by Donna O. Raphael
The first piece of art I’m going to talk about is a very famous piece called the ‘Mona Lisa.’ The alternative name is known as ‘La Gioconda.’ Leonardo Da Vinci painted the Mona Lisa portrait in Florence, Italy between the years of 1503 and 1506. The exact length of time it took to create the painting is not certain. The portrait of the Mona Lisa is made of poplar wood 0.77 m in height and 0.53 m in width. The original portrait is showcased at the Louvre Museum in France and is one of its most famous. It is believed that the Mona Lisa is a portrait of Lisa Gherardini who was the wife of a successful cloth merchant from Florence known as Francesco del Giocondo. The reason behind the portrait is unclear though there are speculations about it being linked to the couple buying a new house or their daughter’s death.
The portrait shows the woman sitting poised, wearing clothing from those times in Florence. Looking at the clothing she wore, it’s possible she was of middle class or upper middle class. There’s also a beautiful landscape of mountains, a river and trees in the back. From what I can see, her hands are resting one on top of the other, she’s wearing what looks like a thin veil and her expression seems reserved but also mysterious in nature. I think her stature gives off a sophisticated and elegant feel. Her stare is captivating and the faint smile on her lips softens her features, shows her content and gives her a warm feel and subtle charm. Da Vinci’s blend of colors are balanced and defined but also seem to melt into one another. The detailing is exquisite though it’s hard to tell what time of day is depicted in the portrait. From the research I’ve done, it said he used a ‘sfumato technique,’ which is the ‘gradual dissolving of the forms’ that helped in bringing out the smooth texture and atmosphere of the portrait from the mixing of light and dark shades together.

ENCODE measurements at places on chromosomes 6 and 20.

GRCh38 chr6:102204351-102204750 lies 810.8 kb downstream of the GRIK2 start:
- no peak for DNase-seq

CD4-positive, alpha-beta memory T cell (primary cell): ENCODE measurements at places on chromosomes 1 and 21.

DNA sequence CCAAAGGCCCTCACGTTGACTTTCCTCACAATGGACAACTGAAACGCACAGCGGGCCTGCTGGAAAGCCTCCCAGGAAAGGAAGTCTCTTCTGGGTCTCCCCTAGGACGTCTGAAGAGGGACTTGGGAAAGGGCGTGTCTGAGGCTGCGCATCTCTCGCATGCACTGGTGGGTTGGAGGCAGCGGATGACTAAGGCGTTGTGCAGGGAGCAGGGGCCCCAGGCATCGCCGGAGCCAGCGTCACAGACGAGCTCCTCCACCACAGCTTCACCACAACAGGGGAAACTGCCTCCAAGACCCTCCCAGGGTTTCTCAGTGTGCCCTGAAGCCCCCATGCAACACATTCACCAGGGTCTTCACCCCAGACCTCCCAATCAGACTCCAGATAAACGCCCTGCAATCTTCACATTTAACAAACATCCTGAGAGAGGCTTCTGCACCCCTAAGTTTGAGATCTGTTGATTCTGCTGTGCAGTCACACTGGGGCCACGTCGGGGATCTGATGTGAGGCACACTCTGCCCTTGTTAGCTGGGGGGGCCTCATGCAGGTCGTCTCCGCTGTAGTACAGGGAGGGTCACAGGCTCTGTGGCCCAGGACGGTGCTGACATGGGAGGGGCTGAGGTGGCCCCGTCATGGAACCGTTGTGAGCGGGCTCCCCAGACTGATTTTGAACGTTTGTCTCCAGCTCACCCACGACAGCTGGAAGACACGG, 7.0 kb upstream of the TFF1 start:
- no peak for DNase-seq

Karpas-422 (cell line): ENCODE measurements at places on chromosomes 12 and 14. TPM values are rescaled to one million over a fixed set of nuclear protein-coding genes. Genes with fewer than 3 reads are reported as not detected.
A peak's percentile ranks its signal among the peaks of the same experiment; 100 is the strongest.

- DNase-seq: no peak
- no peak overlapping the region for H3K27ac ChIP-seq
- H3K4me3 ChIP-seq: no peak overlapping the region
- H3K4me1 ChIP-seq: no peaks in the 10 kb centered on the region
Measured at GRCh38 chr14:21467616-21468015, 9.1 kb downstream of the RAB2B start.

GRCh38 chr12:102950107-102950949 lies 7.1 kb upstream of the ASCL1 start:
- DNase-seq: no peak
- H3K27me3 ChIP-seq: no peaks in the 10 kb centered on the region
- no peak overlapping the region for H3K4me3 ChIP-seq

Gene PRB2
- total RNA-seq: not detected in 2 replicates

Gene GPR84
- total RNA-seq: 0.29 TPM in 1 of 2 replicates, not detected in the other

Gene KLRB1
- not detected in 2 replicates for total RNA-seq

The second piece of art I chose was ‘The birth of Venus,’ by Botticelli Sandro Botticelli, an Italian painter. It was created between 1483 and 1485. It is showcased in the Polo Museale Fiorentino in Florence, Italy. The style of the work is Renaissance and the medium is tempura on panel. The birth of Venus as it is titled was created to depict just that: the birth of the goddess of love, Venus. In the painting, you can see the shell she was born from floating with her on the water. On the left is Zephyr the god of the west wind and his counterpart who appear to be blowing Venus towards shore where a woman who is believed to be a goddess of spring, is waiting to clothe Venus in a pink flowered robe. Botticelli was inspired by ‘classical antiquity,’ and also followed ‘the descriptions of Venus’s birth in his painting.’